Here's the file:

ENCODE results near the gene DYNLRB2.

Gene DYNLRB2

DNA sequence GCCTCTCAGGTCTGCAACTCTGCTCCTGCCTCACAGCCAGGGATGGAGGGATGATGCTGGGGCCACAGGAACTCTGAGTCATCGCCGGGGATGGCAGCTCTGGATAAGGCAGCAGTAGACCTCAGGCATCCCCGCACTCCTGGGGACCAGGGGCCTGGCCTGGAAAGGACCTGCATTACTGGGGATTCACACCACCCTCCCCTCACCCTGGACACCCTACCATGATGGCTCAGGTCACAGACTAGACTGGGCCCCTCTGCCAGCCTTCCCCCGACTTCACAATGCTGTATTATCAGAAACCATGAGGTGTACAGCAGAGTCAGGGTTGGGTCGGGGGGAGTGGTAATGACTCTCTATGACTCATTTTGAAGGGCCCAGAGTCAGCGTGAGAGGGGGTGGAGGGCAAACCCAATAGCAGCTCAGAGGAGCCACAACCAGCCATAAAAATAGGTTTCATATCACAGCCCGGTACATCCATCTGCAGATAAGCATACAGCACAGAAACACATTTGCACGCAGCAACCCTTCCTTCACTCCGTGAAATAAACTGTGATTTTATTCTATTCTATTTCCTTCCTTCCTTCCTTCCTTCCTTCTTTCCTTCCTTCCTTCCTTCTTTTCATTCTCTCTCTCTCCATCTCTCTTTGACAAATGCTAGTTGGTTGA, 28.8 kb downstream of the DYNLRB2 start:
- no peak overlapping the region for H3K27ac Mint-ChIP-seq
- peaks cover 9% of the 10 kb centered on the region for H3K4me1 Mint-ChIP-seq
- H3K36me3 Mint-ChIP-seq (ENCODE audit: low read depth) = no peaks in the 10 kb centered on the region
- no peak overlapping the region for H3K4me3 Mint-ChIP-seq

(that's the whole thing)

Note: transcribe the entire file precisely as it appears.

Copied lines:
ENCODE results near the gene DYNLRB2.

Gene DYNLRB2

DNA sequence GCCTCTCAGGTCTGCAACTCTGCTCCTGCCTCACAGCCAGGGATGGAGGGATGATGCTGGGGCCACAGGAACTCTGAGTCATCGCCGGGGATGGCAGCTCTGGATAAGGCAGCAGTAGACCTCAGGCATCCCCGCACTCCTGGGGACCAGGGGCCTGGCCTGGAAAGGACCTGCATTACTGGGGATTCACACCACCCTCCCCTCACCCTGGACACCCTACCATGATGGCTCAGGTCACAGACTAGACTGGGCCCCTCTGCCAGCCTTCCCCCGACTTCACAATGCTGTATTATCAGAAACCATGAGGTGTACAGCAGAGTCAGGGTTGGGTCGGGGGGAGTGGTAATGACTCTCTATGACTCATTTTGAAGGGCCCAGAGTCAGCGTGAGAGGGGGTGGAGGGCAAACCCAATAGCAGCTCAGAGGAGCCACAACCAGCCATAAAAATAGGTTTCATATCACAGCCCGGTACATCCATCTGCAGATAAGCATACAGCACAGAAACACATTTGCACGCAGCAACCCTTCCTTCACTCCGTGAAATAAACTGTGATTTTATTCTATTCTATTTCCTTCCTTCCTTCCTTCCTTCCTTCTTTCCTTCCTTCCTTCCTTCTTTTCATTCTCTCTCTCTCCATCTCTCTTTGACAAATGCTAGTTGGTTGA, 28.8 kb downstream of the DYNLRB2 start:
- no peak overlapping the region for H3K27ac Mint-ChIP-seq
- peaks cover 9% of the 10 kb centered on the region for H3K4me1 Mint-ChIP-seq
- H3K36me3 Mint-ChIP-seq (ENCODE audit: low read depth) = no peaks in the 10 kb centered on the region
- no peak overlapping the region for H3K4me3 Mint-ChIP-seq